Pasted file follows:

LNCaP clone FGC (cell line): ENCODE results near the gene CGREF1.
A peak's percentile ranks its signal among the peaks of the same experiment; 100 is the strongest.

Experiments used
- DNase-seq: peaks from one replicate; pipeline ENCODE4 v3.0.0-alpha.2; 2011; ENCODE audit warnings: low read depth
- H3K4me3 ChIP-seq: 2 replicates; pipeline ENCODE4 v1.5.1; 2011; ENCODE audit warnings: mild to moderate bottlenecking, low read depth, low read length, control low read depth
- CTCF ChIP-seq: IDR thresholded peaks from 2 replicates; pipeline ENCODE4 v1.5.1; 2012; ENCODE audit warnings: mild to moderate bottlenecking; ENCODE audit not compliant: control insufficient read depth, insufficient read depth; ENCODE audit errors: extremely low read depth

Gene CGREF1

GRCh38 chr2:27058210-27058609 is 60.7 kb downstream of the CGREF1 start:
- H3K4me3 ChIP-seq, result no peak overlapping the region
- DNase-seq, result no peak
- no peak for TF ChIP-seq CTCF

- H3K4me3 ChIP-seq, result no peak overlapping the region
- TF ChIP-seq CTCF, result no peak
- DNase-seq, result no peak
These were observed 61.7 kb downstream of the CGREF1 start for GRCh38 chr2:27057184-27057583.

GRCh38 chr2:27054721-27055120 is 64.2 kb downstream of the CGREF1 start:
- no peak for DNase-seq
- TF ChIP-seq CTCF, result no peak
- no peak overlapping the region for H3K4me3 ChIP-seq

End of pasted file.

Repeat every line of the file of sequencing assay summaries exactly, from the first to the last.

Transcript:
LNCaP clone FGC (cell line): ENCODE results near the gene CGREF1.
A peak's percentile ranks its signal among the peaks of the same experiment; 100 is the strongest.

Experiments used
- DNase-seq: peaks from one replicate; pipeline ENCODE4 v3.0.0-alpha.2; 2011; ENCODE audit warnings: low read depth
- H3K4me3 ChIP-seq: 2 replicates; pipeline ENCODE4 v1.5.1; 2011; ENCODE audit warnings: mild to moderate bottlenecking, low read depth, low read length, control low read depth
- CTCF ChIP-seq: IDR thresholded peaks from 2 replicates; pipeline ENCODE4 v1.5.1; 2012; ENCODE audit warnings: mild to moderate bottlenecking; ENCODE audit not compliant: control insufficient read depth, insufficient read depth; ENCODE audit errors: extremely low read depth

Gene CGREF1

GRCh38 chr2:27058210-27058609 is 60.7 kb downstream of the CGREF1 start:
- H3K4me3 ChIP-seq, result no peak overlapping the region
- DNase-seq, result no peak
- no peak for TF ChIP-seq CTCF

- H3K4me3 ChIP-seq, result no peak overlapping the region
- TF ChIP-seq CTCF, result no peak
- DNase-seq, result no peak
These were observed 61.7 kb downstream of the CGREF1 start for GRCh38 chr2:27057184-27057583.

GRCh38 chr2:27054721-27055120 is 64.2 kb downstream of the CGREF1 start:
- no peak for DNase-seq
- TF ChIP-seq CTCF, result no peak
- no peak overlapping the region for H3K4me3 ChIP-seq